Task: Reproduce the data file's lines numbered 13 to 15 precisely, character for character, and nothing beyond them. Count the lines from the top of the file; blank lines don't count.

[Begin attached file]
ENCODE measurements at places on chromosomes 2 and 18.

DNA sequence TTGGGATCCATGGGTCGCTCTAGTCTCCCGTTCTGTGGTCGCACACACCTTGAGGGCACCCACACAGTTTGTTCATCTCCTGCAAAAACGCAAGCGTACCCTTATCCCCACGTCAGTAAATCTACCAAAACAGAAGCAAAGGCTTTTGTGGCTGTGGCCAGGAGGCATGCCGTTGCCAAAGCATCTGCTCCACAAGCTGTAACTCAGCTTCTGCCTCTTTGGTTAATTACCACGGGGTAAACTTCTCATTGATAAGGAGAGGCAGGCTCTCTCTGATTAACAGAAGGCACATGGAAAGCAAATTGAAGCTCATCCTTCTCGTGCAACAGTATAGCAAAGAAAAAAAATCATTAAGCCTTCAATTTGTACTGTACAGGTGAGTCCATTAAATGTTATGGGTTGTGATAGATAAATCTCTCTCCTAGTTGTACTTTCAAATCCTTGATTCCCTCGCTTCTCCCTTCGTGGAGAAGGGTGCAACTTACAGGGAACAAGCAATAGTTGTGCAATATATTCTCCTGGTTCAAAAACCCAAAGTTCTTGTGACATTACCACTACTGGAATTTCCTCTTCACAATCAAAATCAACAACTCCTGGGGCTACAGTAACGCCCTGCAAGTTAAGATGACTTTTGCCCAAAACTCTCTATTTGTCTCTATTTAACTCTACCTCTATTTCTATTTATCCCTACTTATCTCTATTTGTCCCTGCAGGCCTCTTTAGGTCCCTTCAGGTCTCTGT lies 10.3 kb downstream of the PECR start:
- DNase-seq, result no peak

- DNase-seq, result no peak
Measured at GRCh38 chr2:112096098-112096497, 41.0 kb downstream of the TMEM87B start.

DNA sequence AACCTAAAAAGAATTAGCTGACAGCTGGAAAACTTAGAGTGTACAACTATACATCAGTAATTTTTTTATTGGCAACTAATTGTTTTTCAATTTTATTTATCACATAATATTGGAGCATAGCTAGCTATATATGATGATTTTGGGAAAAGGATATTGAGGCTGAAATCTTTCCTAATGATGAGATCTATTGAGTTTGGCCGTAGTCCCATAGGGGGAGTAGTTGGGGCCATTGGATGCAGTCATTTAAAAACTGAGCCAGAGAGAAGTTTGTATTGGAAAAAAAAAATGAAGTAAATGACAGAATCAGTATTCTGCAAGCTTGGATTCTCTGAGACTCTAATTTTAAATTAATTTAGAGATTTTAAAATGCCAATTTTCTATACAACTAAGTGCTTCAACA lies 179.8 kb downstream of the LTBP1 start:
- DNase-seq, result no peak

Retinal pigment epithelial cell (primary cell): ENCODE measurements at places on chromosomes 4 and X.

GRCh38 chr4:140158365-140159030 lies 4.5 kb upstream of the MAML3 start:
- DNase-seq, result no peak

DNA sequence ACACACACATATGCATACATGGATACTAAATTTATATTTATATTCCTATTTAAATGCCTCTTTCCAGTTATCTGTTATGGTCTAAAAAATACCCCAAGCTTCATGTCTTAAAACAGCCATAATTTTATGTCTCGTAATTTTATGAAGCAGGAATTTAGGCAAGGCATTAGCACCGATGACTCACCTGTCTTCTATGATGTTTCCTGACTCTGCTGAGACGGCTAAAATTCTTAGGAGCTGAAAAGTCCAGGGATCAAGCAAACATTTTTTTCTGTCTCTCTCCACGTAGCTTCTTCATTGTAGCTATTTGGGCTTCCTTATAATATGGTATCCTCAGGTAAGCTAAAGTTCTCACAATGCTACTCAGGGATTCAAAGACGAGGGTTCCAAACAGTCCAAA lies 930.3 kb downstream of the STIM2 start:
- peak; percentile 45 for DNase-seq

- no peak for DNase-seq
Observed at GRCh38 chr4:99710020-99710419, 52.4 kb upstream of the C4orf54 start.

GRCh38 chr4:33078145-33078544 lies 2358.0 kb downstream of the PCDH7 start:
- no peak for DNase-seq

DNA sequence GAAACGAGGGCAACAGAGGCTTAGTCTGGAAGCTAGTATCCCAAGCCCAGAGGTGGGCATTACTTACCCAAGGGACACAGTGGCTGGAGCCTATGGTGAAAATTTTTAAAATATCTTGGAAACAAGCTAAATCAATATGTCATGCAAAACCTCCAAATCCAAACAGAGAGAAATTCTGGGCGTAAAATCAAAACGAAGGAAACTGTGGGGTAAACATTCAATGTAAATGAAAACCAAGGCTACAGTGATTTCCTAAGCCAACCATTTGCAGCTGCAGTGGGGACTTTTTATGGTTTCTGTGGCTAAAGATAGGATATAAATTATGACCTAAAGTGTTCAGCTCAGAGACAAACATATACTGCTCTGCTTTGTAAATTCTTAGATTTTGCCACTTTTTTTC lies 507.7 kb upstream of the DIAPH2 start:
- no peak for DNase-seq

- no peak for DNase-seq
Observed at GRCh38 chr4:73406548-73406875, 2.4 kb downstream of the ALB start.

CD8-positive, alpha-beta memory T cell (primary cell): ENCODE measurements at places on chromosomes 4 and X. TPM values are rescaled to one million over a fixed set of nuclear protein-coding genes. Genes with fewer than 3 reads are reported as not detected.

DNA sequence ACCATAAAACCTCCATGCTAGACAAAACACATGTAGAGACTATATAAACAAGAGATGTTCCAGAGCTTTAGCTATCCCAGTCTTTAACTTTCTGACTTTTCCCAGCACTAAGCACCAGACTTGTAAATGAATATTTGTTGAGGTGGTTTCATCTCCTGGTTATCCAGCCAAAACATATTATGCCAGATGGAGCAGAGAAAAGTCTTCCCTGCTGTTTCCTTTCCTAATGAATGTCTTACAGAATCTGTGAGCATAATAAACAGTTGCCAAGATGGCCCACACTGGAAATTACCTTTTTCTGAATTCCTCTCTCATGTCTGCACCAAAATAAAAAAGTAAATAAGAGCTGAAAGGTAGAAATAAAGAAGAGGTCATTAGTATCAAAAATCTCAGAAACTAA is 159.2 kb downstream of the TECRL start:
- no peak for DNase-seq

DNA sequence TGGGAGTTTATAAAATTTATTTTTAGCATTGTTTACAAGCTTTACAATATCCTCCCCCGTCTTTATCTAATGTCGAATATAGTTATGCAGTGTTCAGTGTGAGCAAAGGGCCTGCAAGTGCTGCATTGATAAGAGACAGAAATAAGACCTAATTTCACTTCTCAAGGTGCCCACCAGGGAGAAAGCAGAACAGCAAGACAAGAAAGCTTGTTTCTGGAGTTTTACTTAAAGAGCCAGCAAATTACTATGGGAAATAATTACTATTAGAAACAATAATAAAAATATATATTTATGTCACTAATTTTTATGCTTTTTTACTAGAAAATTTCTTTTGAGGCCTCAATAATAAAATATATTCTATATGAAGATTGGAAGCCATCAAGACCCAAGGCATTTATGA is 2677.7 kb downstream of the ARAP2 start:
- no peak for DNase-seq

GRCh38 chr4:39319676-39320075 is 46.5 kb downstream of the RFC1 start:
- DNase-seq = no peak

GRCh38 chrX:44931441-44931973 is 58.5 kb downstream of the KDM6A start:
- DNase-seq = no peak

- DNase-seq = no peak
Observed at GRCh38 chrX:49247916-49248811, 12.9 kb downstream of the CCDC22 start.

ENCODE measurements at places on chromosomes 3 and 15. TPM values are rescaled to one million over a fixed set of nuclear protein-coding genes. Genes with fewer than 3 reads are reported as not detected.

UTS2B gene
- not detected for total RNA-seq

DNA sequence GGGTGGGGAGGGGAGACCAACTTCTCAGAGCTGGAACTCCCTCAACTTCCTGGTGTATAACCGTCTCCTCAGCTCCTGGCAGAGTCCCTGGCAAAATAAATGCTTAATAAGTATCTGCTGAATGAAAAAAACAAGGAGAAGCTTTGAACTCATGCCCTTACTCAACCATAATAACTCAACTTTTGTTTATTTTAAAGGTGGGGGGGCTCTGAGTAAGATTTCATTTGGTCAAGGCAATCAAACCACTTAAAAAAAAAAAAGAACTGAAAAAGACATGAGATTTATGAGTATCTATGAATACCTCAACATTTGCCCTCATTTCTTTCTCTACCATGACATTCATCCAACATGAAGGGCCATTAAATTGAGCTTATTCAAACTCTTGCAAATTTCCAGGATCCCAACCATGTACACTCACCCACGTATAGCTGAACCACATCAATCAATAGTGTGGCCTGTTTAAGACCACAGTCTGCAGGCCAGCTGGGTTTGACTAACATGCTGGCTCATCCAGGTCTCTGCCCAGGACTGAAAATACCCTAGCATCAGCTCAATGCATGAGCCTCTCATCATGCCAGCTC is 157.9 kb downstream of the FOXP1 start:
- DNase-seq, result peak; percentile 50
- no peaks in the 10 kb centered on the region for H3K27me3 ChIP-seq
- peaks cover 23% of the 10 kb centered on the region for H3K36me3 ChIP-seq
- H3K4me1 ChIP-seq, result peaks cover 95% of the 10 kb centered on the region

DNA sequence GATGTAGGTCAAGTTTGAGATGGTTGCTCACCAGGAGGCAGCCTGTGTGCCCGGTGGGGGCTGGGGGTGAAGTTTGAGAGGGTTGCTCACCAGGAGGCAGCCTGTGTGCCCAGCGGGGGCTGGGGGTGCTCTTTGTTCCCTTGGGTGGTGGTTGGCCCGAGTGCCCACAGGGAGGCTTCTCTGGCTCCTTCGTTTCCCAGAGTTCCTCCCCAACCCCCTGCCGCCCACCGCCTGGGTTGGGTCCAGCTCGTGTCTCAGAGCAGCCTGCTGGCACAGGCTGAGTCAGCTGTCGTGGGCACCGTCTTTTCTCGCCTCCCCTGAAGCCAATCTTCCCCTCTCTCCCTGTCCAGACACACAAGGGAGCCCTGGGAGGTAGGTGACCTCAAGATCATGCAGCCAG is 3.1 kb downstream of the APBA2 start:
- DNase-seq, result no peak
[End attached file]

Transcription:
- no peak for DNase-seq
Observed at GRCh38 chr4:99710020-99710419, 52.4 kb upstream of the C4orf54 start.

GRCh38 chr4:33078145-33078544 lies 2358.0 kb downstream of the PCDH7 start: